There were highly significant differences by village for migraine, headache, dizziness and depression. Table 11 shows the percentage of adults complaining of those symptoms for each of the three villages. For migraine, headache and dizziness there was a marked gradient with Akrotiri having the highest figures and Pano Kyvides the lowest.
Further analysis was undertaken to describe the association of these conditions with other factors.
Given the highly statistically significant association between village and migraine (p<0.001) logistic regression was carried out with migraine as the outcome variable. The reference district was Pano Kyvides and odds ratios were calculated for both Akrotiri and Asomatos against the reference village. The unadjusted odds ratio for Akrotiri was 2.73 (p<0.001, 95% CI 1.826 to 4.091). Initially the logistic regression model was developed by adding first one and then two independent variables in a stepwise way. Estimates were terminated at iteration number 5 because parameter estimates changed by less than 0.001.
In the final model (table 22)) the average perceived risk score, age, smoking and mobile phone use were not significant. The variables that remained significant in the model (p<0.05) were two of the higher educational levels (adjusted odds ratio 3.26 95% CI 1.34 to 7.93; and adjusted odds ratio 2.38 CI 1.15 to 4.95), female gender (adjusted odds ratio 5.5 95% CI 3.35 to 9.03) and living in Akrotiri (adjusted odds ratio 3.32 95% CI 2.14 to 5.15). The Hosmer and Lemeshow goodness of fit test suggested a good match (χ2 5.670, 8 df, significance level 0.684.). The full output from the logistic regression analysis is shown in table 22.
A logistic regression was carried out with the odds of experiencing headache in villages one and two against village three. It demonstrated significantly greater unadjusted odds of headache in Akrotiri (OR 3.69, p<0.001, 95% CI 2.71 to 5.00) and Asomatos (OR 1.89, p<0.002, 95% CI 1.26 to 2.85). Both gender and educational level stayed in the model. Gender showed an OR of 2.84 (95% CI 2.00 to 4.04). The adjusted OR for Akrotiri were 4.16 (95% CI 2.96 to 5.84) and for Asomatos 1.78 (95% CI 1.14 to 2.79). The Hosmer and Lemeshow goodness of fit test was χ2 10.65, 8 df, significance level 0.222.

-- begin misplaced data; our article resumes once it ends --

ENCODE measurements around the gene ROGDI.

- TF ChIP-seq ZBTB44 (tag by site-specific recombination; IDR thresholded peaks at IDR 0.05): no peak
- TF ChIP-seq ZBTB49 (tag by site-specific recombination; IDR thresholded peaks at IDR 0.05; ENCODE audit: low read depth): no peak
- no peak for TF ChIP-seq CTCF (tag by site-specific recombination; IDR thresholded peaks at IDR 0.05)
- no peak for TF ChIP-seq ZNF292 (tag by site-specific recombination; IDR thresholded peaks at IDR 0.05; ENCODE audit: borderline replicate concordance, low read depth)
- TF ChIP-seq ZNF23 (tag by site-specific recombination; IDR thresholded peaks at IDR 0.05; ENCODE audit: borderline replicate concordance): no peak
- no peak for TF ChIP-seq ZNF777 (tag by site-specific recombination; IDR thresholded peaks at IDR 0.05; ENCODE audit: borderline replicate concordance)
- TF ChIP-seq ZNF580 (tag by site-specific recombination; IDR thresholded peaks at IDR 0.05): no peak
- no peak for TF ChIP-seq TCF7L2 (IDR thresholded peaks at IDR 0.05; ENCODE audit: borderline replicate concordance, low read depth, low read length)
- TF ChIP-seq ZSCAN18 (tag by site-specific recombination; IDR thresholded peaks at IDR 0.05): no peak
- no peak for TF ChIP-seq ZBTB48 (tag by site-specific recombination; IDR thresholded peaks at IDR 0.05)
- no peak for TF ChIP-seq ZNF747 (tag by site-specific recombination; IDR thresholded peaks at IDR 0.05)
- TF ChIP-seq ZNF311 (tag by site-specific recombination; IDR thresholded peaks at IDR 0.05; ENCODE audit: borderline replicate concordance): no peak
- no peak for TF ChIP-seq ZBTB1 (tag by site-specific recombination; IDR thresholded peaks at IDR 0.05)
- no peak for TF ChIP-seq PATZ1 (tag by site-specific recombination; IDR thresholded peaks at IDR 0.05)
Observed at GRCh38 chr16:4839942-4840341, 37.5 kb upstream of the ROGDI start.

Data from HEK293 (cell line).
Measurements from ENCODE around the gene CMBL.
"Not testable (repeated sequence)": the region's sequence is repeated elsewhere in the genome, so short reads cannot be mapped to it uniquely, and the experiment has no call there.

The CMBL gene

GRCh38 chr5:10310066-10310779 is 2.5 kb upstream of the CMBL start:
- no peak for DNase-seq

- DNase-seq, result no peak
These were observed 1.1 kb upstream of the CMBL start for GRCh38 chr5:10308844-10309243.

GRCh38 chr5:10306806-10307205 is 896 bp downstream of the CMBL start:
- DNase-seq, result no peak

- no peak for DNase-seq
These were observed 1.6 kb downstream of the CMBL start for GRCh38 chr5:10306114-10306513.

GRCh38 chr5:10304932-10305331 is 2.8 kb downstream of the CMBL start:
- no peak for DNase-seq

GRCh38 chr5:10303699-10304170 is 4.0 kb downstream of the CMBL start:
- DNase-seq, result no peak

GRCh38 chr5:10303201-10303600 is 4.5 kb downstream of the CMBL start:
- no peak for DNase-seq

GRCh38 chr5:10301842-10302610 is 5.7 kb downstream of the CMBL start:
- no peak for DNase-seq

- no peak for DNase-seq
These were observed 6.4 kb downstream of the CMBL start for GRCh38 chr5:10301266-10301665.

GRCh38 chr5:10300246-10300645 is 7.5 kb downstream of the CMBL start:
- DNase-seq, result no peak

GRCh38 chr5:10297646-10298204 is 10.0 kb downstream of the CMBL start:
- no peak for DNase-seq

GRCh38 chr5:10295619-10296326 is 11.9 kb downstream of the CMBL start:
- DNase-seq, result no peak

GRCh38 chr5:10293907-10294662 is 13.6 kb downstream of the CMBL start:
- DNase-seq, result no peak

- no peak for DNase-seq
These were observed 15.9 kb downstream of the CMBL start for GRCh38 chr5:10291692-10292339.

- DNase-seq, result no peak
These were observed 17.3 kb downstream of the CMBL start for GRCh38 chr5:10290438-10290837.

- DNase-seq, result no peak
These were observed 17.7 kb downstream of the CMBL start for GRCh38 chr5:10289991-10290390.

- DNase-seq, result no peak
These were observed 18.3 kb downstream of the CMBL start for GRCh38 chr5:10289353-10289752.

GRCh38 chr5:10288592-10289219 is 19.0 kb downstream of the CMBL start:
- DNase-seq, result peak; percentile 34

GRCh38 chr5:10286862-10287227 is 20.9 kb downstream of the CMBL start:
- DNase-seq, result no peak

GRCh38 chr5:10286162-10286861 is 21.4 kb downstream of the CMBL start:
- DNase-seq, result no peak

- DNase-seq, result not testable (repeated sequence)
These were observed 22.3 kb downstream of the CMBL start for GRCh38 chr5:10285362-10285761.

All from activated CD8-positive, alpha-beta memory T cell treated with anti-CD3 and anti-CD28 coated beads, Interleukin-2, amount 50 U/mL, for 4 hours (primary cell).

The adjusted odds ratios were significant for gender (OR 3.32, 95% CI 2.18 to 5.05); Akrotiri (OR 5.64, 95% CI 3.69 to 8.62) and Asomatos OR 2.37, 95% CI 1.37 to 4.12). The Hosmer and Lemeshow goodness of fit test was χ2 15.77, 8 df, significance level 0.046.
The adjusted odds ratios were significant for gender (OR 3.00, 95% CI 1.54 to 5.84), Akrotiri OR 3.82, 95% CI 1.89 to 7.74) and Asomatos (OR 3.45, 95% CI 1.50 to 7.97). The Hosmer and Lemeshow goodness of fit test was χ2 6.64, 8 df, significance level 0.595).
This section contained the 36 questions that comprise the validated health questionnaire, the SF‐36. There are eight scales and each scale value is a number between 1 and 100. Table 11 gives the values of each scale by village and illustrates the extent of the differences in self‐reported health between the villages. The similarity between Akrotiri and Asomatos contrasts with the results from the control village.
The final section of the adult questionnaire asked questions about risk perception. There were 22 questions and respondents were invited to select one of five comments: “no possible harm”; “low harm”; “moderate harm”; “high harm”; or “extremely high harm”. Table 11 shows the mean score for each of the three villages, together with the total for all villages and the significance value of the differences between villages.
The average risk score for each subject was computed. Analysis showed that there was a significant difference between the villages (χ2 80.67, 2 df, p<0.001. Residents in Akrotiri had the highest perception of risk across the whole range of risks. Residents in Asomatos were intermediate and those in Pano Kyvides showed the lowest perceived risk.